Older adults’ preferences for technological nutrition education



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Kansas State University


The use of computer-based and personal assistive technology is projected to increase as the boomer generation continues to age. Technology is infiltrating and improving the lives of older adults, including their education. This study determined older adults’ preferences toward the use of technology to learn about nutrition and health. The sample included 132 volunteer subjects, mostly female, white non-Hispanic, ranging in age from 65−92 years, recruited from local organizations, senior centers, churches, and senior apartments. All participants completed a newly developed, 32-item pilot tested questionnaire that included demographic and self-rated health characteristics, current use of technology, factors that motivate and/or influence attitudes and interest toward use of technology, and preferred formats and topics of interest for nutrition and health education information. The results indicated that, overall, these older adults self-rated their health as either excellent or good, and that those who were younger and among the higher income brackets and education levels were more likely to use computers than those who were older, with less income, and education levels. Findings also indicated that older adults were interested and willing to learn about technology, had positive attitudes toward it and showed a high demand for user-friendly programs and training. Finally, results show that although newsletters, magazines and television were mostly preferred by older adults, computers were also considered very helpful and were used to learn about nutrition and health information.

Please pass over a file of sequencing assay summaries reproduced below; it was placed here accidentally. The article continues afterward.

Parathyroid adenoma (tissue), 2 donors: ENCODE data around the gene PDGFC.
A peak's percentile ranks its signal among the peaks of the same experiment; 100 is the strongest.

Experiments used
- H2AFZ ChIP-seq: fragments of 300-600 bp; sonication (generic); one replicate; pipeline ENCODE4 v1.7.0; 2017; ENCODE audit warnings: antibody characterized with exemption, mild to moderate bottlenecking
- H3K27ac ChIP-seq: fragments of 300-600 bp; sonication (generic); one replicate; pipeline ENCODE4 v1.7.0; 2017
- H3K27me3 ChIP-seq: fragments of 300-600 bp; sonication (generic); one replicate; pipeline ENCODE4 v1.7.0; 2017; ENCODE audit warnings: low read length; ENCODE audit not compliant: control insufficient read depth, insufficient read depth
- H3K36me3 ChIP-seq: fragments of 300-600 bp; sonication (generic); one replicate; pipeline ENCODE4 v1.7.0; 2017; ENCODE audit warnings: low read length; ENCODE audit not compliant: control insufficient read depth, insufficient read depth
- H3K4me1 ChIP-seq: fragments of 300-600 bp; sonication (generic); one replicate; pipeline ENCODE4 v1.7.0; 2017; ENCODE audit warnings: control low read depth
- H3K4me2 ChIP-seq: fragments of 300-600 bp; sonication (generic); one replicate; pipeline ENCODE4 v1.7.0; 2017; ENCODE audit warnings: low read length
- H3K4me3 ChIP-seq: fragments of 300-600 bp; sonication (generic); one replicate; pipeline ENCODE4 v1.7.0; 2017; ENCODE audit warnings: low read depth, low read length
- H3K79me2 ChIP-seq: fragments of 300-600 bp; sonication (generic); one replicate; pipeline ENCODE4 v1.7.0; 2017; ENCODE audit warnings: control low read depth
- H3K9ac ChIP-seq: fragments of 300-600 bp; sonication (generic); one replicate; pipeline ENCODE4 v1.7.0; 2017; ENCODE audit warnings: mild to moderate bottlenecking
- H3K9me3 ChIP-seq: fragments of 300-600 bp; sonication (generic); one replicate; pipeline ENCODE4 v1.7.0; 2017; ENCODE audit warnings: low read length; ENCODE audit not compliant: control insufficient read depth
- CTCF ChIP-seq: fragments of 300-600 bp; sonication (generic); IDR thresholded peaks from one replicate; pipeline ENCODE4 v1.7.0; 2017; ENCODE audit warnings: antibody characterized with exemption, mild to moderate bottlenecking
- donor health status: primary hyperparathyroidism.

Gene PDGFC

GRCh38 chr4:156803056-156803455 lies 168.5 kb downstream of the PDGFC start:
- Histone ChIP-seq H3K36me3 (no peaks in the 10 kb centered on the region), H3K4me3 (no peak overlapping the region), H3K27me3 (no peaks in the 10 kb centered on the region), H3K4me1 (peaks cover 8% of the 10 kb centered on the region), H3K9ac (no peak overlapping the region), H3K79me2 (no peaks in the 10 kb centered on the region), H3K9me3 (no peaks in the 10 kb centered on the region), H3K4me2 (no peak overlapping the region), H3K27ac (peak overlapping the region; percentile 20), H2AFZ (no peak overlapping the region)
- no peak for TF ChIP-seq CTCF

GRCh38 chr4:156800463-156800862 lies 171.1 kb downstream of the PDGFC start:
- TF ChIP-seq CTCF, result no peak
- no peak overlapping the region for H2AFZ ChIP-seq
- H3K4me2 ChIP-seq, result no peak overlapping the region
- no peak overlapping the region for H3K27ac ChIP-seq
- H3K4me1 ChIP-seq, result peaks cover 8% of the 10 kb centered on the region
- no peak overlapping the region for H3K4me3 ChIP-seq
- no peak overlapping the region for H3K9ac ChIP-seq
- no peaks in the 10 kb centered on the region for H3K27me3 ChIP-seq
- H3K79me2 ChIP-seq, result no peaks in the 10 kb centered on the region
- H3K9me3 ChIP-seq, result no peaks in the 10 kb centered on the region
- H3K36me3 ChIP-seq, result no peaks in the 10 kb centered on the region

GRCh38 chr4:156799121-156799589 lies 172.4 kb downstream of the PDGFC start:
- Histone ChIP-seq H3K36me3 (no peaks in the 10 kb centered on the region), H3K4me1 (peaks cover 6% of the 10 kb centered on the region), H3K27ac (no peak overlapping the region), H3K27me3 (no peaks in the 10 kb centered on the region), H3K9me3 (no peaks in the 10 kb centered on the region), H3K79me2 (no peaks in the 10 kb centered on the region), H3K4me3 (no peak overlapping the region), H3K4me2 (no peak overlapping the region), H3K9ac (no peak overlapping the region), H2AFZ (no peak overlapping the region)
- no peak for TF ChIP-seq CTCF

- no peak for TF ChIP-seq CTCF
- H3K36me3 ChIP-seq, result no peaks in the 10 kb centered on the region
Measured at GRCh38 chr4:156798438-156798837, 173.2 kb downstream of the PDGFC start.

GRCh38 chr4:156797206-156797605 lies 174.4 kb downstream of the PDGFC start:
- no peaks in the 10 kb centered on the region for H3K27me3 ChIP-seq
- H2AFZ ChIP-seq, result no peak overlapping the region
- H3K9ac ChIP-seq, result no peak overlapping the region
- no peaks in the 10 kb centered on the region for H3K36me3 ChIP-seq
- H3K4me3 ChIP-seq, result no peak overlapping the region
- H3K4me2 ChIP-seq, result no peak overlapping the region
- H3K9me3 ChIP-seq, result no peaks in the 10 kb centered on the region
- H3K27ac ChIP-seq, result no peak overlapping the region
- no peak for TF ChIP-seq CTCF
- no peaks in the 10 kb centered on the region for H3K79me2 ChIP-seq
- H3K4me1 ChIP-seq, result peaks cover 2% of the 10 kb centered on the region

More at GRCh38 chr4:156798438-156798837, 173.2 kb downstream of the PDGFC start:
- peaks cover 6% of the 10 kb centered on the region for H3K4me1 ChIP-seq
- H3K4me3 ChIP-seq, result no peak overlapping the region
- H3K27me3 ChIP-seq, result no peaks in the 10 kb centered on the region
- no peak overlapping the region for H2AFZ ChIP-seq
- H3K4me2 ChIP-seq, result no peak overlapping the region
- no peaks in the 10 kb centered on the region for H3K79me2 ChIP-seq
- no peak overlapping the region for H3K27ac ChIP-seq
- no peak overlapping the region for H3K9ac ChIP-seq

older adults, technology, preferences, nutrition education, educational formats

Graduation Month



Master of Science


Department of Human Nutrition

Major Professor

Valentina M. Remig